The fruit body of X. campanella has a small umbrella-shaped cap and a thin brown stalk with yellow hairs at the base. The gills are pale yellow to pale orange. The stalk is thick, dry, yellow at the apex, is dark reddish brown below, and the base has long orangeish hairs. The spore print is pale buff. Xeromphalina kauffmanii resembles the species, but it grows on decaying wood of broad-leaved trees. Xeromphalina brunneola also remembles the species, except for the odor, taste, color of the cap, and by the smaller, narrowly elliptical spores. When the species is young, their caps are bell-shaped. As they mature, the outer part of the cap expands and rises which leaves the center depressed, resembling a navel.
The fruiting occurs in clumps or very dense clusters on decaying logs, stumps, and woody debris of coniferous trees. The species is commonly found in North America. At times, the species almost entirely covers old tree stumps. The species can be found in any wet season of the year. Growing in sub-alpine coastal evergreen woods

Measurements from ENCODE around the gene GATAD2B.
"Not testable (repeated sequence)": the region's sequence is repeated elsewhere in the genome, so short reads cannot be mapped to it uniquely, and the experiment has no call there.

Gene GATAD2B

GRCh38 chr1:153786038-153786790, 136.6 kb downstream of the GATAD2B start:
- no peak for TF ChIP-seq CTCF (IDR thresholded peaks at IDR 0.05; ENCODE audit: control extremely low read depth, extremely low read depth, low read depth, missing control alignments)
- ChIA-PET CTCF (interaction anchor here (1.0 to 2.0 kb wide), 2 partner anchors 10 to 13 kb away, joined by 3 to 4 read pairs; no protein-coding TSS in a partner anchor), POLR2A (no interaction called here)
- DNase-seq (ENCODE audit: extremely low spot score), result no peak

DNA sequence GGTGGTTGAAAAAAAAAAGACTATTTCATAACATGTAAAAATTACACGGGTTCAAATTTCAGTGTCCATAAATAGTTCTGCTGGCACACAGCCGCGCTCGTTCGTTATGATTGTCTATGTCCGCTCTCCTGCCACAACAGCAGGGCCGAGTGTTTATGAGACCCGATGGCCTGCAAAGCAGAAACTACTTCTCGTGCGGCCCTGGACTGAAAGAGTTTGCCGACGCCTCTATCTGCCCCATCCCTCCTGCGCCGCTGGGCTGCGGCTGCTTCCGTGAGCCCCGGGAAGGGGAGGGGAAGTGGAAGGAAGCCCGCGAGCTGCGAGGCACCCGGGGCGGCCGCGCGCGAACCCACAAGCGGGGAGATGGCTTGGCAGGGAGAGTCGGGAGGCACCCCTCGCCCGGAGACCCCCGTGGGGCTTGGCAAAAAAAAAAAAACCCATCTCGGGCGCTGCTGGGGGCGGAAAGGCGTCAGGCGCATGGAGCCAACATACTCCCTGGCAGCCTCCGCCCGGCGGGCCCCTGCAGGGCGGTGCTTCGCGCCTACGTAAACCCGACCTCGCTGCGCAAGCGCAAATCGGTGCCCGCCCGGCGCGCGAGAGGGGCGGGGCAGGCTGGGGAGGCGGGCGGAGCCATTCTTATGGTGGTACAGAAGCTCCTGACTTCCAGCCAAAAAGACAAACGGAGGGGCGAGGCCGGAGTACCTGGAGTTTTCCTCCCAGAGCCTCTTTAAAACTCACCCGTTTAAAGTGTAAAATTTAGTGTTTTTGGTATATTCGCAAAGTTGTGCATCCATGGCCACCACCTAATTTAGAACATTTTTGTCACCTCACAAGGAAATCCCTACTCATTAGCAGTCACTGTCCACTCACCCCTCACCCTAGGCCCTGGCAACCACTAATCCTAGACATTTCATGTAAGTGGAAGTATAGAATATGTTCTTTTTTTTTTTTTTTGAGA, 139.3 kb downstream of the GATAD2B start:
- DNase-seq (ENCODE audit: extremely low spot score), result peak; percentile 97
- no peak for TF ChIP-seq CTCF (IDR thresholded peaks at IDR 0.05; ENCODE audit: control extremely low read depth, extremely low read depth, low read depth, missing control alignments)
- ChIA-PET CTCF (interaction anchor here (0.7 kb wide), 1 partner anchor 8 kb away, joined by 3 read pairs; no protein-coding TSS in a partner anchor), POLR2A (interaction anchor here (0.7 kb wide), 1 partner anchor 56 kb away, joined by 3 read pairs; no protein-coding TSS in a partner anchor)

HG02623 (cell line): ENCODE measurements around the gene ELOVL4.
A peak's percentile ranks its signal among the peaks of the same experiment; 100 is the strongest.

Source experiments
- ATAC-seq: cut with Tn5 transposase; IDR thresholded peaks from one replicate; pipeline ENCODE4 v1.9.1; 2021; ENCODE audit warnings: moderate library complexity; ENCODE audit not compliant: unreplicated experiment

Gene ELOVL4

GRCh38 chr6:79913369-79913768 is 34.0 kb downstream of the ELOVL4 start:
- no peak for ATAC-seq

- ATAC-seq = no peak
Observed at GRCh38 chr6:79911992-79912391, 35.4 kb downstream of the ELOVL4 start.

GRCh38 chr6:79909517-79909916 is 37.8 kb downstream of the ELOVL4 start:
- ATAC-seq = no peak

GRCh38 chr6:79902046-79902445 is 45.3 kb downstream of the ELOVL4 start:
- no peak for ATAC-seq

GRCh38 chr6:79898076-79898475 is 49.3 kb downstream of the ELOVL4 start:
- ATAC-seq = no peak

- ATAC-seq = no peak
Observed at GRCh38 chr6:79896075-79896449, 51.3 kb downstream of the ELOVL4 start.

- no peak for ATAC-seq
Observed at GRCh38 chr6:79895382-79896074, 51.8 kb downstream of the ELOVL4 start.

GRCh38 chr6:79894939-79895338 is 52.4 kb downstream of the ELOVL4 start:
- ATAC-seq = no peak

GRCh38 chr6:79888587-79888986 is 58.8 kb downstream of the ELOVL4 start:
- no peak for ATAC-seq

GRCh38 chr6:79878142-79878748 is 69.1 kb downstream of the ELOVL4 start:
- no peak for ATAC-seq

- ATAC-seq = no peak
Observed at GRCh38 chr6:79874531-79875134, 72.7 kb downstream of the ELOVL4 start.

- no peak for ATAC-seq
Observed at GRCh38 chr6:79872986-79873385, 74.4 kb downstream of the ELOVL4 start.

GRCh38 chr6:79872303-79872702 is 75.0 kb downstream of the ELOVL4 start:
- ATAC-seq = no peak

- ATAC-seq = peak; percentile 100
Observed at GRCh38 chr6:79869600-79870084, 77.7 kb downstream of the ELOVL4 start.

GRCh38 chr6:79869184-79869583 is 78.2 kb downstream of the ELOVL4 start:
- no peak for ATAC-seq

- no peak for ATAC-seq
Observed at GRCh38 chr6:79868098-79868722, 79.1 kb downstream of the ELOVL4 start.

Although the species is not poisonous, the mushrooms are small and bitter tasting with no value as edibles. David Arora suggests that the mushroom is a small morsel that is hardly worth eating. Despite many authors calling the mushroom inedible, author Bill Russell knows people that eat the mushroom frequently.